+7
Level 81
Jan 10, 2021
Most of these things could be labeled accurately as more than one thing. For #5, for example, I pointed out in the caveats that this could also be considered a war crime if you consider ISIS and the United States as being at war, but I think hate crime doesn't really apply as, whether or not "Jihadi John" or the Islamic State hate Americans (and in the latter case, they happily welcome American Muslims and converts to the religion), and that's not really clear, I'd say that hatred of Americans pretty certainly was not the primary motivation for Foley's execution.
+1
Level 53
Jan 10, 2021
thanks for the explination.
+2
Level 81
Jan 10, 2021
Maybe I should have also included some hate crime against a "white" person, as these do occur, and many people today are confused into thinking that you can only be racist toward those who are not "white," or that racism never affects those who are labeled "white"... but... the quiz was already long enough as is. Better to focus on correcting one misconception at a time.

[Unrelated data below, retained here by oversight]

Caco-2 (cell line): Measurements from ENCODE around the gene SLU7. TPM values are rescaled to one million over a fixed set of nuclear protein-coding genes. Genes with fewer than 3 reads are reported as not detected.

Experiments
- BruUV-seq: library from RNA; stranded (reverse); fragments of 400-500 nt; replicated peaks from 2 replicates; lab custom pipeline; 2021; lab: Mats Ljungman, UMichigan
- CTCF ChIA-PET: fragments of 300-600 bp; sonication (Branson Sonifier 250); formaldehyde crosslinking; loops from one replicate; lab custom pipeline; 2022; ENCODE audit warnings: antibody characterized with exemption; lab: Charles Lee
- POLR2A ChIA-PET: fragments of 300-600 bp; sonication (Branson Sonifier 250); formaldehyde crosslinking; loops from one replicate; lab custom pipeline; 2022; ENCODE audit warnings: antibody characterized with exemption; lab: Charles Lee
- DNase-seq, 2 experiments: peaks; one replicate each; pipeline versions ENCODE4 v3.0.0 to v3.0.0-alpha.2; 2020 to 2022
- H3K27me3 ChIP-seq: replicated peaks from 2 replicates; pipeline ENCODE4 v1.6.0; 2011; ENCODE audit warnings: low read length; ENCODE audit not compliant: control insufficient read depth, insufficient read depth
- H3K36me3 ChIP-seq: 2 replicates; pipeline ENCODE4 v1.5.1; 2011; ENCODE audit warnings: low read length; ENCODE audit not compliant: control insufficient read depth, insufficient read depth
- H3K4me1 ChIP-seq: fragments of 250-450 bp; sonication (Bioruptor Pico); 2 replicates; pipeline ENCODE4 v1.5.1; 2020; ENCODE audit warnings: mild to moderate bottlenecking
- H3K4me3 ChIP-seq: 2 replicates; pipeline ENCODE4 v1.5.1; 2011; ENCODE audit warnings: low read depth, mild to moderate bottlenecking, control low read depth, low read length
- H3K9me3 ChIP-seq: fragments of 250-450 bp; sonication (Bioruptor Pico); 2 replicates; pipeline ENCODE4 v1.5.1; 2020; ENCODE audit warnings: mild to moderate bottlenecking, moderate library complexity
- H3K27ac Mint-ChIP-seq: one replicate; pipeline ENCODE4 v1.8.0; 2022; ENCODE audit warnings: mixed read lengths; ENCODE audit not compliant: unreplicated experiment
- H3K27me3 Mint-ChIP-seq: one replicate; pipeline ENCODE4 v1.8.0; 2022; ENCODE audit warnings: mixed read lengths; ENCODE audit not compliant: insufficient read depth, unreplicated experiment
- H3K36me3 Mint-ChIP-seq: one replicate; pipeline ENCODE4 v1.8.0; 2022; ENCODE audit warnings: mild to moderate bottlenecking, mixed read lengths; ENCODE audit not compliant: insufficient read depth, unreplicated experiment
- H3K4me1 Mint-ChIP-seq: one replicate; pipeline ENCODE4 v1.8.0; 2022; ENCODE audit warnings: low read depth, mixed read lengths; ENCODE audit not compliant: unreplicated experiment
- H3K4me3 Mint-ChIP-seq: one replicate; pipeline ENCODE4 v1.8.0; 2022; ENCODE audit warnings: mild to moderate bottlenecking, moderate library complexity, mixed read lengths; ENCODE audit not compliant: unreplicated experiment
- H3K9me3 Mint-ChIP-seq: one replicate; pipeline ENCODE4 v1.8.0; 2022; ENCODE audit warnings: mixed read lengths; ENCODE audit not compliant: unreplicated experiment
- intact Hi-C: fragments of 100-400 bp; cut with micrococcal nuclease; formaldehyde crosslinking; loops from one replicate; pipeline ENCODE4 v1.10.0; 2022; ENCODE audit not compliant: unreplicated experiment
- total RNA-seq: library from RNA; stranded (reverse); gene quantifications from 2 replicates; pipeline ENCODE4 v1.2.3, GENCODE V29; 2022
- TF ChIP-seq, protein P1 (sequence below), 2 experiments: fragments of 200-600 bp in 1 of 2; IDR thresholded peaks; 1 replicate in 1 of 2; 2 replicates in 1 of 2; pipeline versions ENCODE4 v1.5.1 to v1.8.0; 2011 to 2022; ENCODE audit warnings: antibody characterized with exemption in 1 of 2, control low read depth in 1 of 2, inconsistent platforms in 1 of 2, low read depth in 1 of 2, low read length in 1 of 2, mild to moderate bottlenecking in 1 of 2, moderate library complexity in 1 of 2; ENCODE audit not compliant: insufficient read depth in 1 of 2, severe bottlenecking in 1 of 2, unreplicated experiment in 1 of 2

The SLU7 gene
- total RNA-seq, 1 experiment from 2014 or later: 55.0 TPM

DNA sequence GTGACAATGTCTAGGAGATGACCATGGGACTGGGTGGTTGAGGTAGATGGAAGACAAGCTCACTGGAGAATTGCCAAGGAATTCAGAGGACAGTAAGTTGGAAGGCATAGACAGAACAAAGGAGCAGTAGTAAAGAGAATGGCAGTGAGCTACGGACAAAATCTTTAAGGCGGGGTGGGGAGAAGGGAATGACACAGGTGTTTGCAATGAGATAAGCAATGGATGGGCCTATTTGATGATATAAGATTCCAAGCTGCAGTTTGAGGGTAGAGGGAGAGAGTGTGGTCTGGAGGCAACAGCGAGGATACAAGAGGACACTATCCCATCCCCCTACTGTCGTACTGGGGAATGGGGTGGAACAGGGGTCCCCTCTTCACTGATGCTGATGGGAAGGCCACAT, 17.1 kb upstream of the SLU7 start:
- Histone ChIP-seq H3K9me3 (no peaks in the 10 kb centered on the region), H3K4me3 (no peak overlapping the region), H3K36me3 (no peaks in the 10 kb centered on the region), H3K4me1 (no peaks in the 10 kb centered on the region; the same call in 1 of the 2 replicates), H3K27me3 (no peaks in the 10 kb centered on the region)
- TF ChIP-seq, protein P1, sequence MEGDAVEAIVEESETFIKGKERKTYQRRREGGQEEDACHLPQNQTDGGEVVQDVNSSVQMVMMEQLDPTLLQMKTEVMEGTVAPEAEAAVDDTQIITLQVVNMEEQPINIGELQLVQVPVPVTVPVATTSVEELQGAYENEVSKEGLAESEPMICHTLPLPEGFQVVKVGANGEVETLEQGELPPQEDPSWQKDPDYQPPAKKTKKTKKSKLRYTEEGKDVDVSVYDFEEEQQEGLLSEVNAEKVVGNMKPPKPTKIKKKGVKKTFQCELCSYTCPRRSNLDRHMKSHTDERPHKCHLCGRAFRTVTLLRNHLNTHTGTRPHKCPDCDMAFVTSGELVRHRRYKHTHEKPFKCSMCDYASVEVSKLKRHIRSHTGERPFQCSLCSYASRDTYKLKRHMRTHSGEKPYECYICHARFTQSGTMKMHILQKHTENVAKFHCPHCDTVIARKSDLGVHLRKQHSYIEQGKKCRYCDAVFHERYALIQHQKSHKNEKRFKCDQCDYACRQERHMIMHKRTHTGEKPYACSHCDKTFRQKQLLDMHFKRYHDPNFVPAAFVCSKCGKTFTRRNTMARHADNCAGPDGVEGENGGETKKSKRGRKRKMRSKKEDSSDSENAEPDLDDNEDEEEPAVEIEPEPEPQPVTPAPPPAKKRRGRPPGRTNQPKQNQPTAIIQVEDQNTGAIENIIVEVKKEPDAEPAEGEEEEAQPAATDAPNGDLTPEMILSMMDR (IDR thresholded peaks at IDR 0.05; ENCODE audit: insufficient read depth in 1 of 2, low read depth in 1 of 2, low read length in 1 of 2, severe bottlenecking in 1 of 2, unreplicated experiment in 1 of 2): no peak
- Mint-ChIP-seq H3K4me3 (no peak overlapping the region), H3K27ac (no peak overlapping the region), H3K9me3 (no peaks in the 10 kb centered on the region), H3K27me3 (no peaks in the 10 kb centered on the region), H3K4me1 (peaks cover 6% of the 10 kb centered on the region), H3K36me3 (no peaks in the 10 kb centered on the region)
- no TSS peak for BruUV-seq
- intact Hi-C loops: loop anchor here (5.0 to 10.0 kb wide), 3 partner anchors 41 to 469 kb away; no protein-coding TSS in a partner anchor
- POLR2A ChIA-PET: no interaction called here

+1
Level 44
Jan 11, 2021
What would you say about forceful migration of 5 Lakh Hindus and Sikhs in the year 1989 from Kashmir by Kashmiri Muslims, terrorists,Comrades,Local and National Politicians which Include Hindu Leaders as well. It happened just after some days when a central govt was formed that had political backing of so called Hindu Nationalist party BJP. The gov had the first Muslim ever Muslim home minister of India and he was a ethnic kashmiri.After holding the position his daughter got kidnapped and to save her we had to release some terrorists.Its know believed that the kidnapping was staged.

Those people still can't go back to their home. Many of the peoples were killed, rapped and looted.

I don't wanna spread hate I just wanna know your opinion because you don't seem to be politicaly biased.

+1
Level 81
Jan 11, 2021
I'll be honest I don't know anything about that incident. I'd have to read more about it. But it sounds like it was a combination of many different crimes.
+1
Level 51
Jan 10, 2021
Hmmm... just now I got an ad about Antifa being a terorist [sic] organization.
+1
Level 81
Jan 10, 2021
seriously? :D I haven't seen ads on this site in a long time. Been a paid member for a while.
+2
Level 81
Jan 10, 2021
and... while I would call some of what AntiFa has engaged in intentionally instigating violence, unhelpful, thuggish, and, ironically, often a bit fascist in character what with their proudly violent opposition to contrary opinions.... I am not aware of anything they've done that could accurately be described as terrorism. I could just be unaware. But from what I've seen they are just the bogeymen and scapegoats in a lot of right-wing fever dreams and a tool in their fear mongering.